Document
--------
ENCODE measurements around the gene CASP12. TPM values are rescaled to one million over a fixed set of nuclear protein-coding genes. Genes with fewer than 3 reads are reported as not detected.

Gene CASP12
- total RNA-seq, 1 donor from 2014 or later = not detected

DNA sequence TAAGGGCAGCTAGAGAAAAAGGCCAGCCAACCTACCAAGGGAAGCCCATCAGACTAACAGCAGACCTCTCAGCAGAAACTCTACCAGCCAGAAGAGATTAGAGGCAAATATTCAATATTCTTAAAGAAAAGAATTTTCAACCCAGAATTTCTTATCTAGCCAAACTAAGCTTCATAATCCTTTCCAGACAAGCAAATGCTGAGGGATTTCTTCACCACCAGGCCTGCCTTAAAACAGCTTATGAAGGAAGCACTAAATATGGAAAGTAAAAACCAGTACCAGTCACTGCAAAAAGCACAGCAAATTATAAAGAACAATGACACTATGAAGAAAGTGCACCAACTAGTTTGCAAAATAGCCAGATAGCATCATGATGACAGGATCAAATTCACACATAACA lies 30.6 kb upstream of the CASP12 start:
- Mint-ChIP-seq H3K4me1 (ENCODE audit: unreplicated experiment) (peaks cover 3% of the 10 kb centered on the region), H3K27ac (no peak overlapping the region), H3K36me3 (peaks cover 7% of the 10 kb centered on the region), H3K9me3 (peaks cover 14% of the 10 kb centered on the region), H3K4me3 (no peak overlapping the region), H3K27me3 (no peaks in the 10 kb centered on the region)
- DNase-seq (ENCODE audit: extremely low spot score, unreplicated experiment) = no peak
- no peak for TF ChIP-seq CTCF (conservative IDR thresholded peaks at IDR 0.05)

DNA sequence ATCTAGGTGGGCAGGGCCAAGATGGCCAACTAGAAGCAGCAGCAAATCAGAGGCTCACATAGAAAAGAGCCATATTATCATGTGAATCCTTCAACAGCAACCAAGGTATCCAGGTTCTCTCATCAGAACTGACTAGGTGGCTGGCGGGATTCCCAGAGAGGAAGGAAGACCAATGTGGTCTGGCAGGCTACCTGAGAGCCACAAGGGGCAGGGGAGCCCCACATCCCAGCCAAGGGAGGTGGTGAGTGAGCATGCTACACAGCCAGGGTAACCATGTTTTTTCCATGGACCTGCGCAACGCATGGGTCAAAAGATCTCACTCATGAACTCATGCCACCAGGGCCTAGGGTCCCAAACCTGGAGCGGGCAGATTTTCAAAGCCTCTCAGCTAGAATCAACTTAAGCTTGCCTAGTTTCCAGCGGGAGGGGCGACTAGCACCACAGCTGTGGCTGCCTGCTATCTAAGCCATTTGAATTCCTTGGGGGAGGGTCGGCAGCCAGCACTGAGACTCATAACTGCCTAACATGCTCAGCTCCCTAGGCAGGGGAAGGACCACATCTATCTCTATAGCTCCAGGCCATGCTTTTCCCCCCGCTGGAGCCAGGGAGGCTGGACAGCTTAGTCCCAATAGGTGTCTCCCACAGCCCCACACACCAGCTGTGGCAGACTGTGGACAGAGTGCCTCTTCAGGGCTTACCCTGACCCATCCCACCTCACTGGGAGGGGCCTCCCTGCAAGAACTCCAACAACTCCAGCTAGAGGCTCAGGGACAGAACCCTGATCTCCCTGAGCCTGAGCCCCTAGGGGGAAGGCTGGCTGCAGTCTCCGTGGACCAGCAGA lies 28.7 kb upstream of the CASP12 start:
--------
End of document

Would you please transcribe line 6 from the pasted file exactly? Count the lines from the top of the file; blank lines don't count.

- DNase-seq (ENCODE audit: extremely low spot score, unreplicated experiment) = no peak